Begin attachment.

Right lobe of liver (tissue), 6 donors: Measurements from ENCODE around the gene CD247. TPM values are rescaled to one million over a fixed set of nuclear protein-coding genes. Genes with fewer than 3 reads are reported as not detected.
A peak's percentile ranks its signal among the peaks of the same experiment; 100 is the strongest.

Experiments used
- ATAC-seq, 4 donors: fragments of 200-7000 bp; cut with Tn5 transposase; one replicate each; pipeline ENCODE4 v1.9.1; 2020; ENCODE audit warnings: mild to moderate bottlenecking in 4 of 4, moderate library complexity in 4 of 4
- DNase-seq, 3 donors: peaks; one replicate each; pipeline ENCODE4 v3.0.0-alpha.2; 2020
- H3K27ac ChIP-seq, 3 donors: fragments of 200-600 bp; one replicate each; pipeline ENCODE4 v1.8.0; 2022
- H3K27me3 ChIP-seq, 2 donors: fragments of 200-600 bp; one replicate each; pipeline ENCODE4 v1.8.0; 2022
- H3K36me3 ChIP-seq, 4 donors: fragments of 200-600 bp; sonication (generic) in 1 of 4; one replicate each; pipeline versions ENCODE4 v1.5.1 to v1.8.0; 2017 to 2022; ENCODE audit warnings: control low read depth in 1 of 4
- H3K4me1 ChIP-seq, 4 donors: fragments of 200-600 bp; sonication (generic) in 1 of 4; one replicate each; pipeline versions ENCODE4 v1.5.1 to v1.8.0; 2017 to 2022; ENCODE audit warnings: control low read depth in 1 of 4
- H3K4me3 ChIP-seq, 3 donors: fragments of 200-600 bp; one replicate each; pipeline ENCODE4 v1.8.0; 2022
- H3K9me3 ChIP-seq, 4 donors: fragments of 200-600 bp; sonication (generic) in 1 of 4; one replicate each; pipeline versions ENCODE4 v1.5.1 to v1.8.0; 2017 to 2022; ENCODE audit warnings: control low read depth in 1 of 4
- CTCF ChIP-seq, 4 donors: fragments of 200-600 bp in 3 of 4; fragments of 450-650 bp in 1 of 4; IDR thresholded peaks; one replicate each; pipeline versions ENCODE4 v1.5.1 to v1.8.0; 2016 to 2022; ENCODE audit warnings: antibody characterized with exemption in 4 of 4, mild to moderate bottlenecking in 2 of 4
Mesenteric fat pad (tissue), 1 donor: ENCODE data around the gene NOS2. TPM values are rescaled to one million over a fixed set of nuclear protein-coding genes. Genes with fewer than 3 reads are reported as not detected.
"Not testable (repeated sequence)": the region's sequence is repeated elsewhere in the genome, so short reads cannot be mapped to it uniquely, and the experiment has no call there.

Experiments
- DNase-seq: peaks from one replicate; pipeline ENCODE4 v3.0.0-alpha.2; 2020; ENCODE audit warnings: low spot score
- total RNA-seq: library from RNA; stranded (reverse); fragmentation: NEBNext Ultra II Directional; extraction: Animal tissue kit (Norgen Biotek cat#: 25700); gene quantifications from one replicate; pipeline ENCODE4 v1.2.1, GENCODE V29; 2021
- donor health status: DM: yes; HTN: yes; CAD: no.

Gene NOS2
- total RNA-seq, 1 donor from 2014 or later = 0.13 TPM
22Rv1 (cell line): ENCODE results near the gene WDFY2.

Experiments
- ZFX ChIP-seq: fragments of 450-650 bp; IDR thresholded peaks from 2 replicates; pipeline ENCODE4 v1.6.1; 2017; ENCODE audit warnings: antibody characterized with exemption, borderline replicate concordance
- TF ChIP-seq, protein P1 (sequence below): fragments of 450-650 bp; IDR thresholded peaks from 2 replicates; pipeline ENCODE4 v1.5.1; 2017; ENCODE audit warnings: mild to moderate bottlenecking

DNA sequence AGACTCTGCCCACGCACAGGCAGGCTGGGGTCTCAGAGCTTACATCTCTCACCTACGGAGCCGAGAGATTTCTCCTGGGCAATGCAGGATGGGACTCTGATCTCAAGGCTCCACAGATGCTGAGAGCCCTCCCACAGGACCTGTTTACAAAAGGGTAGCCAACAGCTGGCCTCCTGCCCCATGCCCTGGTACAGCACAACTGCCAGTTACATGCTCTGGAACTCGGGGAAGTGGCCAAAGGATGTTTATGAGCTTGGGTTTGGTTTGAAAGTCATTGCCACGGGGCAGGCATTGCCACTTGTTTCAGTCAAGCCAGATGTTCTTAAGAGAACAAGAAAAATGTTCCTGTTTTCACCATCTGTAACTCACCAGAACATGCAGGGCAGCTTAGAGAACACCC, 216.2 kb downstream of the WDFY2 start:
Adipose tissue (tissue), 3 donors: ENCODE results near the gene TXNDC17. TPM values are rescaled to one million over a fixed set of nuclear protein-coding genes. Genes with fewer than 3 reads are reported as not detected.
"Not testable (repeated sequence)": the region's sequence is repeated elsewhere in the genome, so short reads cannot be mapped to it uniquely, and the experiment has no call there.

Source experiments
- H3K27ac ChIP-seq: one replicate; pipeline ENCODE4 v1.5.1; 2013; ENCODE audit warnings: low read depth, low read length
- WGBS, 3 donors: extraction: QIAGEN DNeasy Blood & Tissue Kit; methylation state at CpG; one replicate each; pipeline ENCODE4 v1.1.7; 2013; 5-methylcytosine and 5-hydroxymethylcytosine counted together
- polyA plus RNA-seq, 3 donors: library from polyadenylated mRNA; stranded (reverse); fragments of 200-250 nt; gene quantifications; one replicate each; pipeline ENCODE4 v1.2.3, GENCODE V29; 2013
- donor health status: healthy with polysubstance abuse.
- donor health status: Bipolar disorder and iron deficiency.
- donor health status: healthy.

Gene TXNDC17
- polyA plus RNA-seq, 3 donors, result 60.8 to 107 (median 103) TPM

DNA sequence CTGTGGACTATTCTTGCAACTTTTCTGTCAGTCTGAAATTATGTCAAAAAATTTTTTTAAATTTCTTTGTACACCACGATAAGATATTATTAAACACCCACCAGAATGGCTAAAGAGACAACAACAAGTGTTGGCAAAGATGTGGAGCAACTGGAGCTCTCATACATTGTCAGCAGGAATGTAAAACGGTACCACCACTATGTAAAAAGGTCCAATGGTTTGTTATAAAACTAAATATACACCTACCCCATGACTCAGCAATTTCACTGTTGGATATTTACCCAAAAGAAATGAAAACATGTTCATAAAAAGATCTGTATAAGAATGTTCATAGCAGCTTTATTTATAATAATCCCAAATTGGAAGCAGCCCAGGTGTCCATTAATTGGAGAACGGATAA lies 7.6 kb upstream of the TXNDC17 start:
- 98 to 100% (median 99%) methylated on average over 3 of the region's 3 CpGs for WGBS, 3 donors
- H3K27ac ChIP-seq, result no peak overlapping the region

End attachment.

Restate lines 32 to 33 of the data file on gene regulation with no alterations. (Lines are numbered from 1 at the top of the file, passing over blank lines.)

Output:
- donor health status: healthy with polysubstance abuse.
- donor health status: Bipolar disorder and iron deficiency.